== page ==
Netherlands has an excellent network of motorways, making it easy and pleasant to drive along the country. In contrast to other countries, you don’t need to pay a toll to drive on motorways. The Dutch drive a lot, especially during weekends and holidays, so the motorways may become crowded. The speed limits are 120 km/h on motorways, 100 km/h on express roads, 80 km/h outside cities and 50 km/h within the cities. Signs on the roads may enforce different speed limits, so always look for them.
The police performs many speed checks, so don’t think about speeding. It is also common for police to drive in unmarked cars on motorways to surveil traffic, and they will pull you over and fine you if you break the rules. Fines need to be paid on the spot. The tolerated alcohol limit is 50 mg per 100 ml of blood. The limit is even lower at 20 mg if you have been driving for less than five years.
The motorways are well marked, so if your destination is a bigger city, you will likely find it even without a GPS device. The other drivers will expect you follow all the traffic rules, so don’t overtake on the right, don’t use the speed lane except for overtaking and so on.
Driving in Netherlands is expensive however. You will find here one of the most expensive fuel in Europe, with a price getting close to €2 per liter. If you are coming from Belgium or Germany, it’s a good idea to fill your tank before entering Netherlands. Parking is also very expensive in big cities, with rates of €5 per hour being common. Many parking garages are available, but these are expensive too, with prices of €20 – €30 per day. You won’t find free parking in the city center, but you may find free spots in the outskirts.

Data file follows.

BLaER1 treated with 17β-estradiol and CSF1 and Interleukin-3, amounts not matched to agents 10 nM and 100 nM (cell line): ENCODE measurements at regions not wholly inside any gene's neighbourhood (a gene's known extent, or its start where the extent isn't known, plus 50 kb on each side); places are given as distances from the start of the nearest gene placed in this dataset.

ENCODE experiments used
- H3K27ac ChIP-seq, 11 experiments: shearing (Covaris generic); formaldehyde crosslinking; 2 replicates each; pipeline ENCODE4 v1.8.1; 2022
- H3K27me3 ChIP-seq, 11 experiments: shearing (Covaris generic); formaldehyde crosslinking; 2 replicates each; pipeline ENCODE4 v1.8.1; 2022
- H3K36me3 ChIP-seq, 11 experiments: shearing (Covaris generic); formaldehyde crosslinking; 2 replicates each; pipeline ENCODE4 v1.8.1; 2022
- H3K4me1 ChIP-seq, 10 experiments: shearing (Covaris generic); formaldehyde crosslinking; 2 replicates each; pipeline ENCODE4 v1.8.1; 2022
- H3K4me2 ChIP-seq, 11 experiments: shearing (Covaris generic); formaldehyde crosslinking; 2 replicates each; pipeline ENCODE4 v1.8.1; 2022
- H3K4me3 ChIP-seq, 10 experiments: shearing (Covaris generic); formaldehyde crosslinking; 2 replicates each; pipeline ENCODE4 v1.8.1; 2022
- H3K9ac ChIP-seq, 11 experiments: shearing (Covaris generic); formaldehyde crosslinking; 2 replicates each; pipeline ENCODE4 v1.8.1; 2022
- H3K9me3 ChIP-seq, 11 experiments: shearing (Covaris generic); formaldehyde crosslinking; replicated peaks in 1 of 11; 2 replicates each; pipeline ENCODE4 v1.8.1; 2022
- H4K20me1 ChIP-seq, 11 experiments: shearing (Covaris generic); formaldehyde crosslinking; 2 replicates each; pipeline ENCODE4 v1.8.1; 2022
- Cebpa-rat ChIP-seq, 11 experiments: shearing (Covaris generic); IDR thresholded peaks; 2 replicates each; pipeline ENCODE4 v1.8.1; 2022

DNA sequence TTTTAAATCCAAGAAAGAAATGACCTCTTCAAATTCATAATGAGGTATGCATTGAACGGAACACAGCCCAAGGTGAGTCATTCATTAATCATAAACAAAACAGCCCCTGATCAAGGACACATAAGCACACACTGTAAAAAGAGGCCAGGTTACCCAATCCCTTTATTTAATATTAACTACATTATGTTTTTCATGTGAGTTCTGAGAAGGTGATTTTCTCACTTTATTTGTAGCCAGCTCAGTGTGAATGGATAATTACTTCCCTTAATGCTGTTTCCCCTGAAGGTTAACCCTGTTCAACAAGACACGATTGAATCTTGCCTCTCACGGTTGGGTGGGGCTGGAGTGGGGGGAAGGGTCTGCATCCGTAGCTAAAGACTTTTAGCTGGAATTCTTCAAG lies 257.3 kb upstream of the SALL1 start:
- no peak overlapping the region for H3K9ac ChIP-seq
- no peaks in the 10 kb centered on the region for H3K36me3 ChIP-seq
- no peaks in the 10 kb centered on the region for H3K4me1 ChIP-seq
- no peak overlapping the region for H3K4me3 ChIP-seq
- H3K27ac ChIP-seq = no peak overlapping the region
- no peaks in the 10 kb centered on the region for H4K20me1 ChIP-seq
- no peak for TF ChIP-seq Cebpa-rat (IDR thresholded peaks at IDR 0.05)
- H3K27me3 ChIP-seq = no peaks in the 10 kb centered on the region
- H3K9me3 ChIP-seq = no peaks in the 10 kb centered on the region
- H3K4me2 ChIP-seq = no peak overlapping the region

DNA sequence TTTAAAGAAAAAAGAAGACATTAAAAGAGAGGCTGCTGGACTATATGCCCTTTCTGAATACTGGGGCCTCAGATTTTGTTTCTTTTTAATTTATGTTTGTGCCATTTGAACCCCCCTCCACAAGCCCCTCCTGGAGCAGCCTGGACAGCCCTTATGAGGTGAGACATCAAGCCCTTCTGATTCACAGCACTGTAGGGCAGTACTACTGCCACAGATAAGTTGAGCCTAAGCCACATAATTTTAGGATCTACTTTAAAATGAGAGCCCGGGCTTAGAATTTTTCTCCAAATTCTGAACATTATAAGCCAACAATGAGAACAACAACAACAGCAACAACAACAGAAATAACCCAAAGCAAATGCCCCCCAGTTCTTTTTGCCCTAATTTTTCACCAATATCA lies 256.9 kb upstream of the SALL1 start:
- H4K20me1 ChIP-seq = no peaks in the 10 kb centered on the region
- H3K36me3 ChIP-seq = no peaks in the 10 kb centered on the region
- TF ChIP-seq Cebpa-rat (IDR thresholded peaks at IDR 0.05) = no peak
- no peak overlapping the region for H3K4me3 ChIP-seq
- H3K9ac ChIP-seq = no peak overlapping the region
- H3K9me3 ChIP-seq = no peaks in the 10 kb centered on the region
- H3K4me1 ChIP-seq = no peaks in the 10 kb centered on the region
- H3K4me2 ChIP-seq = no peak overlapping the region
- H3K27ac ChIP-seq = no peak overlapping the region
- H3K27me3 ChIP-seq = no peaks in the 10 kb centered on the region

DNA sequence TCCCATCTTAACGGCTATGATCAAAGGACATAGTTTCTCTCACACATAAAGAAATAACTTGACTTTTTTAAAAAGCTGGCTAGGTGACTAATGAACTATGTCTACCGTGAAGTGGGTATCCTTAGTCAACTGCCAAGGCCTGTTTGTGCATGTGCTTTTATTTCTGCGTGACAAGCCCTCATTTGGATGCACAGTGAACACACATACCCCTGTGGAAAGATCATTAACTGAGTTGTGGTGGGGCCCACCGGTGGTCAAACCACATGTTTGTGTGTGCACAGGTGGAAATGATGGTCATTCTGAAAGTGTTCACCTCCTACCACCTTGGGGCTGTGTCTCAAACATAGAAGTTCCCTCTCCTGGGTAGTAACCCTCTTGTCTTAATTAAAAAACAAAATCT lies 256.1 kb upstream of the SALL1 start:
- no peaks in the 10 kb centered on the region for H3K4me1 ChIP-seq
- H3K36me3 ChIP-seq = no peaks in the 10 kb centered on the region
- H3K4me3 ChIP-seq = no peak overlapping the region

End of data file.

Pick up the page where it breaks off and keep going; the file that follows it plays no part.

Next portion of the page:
You need to pay particular attention to bicycles. They are everywhere, have the right of way and bikers assume you see them and know the traffic rules. Buses have right of way when leaving a bus stop and they expect you to know this. Trams have priority too, unless the road signs say otherwise.